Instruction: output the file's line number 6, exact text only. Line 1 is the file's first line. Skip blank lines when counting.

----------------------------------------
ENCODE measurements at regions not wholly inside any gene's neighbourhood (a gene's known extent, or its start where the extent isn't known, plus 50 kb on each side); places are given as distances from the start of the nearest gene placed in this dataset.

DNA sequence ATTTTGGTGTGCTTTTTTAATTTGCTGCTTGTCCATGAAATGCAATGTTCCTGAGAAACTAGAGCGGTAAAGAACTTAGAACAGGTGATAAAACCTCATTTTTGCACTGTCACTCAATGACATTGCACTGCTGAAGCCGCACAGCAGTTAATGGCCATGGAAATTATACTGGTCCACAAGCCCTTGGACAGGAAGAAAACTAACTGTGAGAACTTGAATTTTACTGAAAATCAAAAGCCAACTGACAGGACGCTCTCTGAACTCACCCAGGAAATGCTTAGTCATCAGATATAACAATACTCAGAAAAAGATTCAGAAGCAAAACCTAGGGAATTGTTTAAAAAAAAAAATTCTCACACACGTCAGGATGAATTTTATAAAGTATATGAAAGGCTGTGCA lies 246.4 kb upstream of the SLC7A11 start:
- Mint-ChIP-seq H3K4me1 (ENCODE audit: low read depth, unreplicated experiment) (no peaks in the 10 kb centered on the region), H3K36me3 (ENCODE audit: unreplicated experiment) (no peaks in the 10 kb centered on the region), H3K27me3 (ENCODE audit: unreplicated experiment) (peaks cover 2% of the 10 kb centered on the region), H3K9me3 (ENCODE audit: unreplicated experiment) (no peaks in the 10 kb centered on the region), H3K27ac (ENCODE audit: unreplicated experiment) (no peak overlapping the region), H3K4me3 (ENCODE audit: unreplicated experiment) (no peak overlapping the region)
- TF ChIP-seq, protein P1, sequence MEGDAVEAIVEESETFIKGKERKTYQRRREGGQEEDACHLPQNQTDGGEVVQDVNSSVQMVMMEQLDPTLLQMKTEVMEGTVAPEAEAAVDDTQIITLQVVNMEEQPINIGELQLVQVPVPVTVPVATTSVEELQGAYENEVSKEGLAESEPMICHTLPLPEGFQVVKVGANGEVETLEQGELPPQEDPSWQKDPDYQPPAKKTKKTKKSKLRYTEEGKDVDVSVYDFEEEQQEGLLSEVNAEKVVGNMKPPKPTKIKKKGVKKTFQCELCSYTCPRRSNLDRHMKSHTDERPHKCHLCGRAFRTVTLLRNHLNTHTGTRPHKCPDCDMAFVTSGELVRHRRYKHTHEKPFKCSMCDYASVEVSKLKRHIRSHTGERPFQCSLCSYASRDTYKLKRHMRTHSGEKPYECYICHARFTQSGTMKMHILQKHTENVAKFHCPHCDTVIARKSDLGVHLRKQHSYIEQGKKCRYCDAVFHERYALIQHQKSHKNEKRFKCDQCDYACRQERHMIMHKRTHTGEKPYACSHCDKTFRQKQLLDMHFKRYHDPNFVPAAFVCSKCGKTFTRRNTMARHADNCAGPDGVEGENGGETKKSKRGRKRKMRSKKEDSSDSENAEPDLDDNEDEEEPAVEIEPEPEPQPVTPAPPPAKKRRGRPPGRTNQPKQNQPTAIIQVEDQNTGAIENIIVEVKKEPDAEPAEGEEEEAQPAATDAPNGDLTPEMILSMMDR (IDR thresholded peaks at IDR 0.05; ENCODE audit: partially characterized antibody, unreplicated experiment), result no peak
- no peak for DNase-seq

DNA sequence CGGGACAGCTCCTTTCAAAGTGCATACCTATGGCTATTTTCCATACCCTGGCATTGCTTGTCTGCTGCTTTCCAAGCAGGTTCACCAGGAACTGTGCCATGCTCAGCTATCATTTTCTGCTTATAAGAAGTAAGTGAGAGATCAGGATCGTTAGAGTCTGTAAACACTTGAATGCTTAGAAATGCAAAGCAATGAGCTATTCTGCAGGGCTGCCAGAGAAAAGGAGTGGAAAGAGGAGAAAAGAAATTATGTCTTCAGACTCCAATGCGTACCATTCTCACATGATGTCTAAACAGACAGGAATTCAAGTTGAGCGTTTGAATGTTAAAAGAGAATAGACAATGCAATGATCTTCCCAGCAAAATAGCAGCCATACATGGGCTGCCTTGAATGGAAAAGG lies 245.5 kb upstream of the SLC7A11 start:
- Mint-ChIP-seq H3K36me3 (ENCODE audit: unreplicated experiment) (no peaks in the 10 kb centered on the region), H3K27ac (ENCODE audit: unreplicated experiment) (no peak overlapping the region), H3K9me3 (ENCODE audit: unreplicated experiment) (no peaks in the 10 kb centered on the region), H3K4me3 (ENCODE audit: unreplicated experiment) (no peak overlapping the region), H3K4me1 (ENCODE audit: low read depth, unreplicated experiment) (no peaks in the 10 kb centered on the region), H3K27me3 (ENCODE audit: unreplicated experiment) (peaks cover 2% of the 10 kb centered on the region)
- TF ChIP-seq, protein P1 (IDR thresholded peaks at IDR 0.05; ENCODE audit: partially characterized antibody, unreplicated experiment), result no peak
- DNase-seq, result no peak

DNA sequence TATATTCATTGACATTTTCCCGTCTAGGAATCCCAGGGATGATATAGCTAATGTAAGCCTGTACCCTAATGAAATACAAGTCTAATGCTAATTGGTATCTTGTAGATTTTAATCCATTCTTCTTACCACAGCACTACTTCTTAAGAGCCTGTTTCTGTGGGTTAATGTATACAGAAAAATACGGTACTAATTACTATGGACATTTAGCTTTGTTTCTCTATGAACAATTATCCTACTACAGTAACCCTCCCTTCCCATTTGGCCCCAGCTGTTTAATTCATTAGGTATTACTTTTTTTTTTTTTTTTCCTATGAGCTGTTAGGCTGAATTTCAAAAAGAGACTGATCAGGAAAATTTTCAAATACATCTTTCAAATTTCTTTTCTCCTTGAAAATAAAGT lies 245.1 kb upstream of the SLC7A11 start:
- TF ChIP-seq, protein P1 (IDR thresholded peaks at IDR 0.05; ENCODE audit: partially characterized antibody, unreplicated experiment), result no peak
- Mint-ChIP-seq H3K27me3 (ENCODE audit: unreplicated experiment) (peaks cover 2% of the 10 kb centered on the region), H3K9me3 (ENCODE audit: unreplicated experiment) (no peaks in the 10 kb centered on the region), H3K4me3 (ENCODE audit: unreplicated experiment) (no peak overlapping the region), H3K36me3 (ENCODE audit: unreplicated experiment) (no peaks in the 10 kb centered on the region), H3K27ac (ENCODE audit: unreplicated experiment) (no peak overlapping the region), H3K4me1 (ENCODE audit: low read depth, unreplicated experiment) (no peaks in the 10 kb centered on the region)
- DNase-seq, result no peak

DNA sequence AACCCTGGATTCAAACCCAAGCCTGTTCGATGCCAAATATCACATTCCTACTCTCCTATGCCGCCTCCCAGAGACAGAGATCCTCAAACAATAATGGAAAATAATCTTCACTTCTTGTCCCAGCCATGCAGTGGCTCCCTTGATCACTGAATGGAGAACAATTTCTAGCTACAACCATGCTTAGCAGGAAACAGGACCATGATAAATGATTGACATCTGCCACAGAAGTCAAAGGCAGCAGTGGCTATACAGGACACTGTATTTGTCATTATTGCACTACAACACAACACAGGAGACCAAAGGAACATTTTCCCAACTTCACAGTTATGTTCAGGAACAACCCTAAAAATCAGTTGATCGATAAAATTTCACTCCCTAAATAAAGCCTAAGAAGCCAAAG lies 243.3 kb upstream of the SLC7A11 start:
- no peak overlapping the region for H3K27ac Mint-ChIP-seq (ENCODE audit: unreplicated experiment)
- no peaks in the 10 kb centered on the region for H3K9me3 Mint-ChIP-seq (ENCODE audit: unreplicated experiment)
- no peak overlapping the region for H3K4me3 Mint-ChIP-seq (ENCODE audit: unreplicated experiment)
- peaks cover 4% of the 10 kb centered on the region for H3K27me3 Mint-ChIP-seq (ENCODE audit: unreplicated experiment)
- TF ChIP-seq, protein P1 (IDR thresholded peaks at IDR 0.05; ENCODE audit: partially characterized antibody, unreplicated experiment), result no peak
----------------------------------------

DNA sequence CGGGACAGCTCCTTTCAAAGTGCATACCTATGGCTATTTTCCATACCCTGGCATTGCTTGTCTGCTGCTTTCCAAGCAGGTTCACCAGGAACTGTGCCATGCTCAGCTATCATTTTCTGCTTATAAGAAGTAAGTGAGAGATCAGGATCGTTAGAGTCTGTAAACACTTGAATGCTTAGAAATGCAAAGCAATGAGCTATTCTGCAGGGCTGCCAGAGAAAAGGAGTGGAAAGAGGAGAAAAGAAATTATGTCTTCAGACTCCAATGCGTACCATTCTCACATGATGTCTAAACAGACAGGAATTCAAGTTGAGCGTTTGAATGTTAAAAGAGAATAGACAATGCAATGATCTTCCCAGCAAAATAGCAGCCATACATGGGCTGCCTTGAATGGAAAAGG lies 245.5 kb upstream of the SLC7A11 start: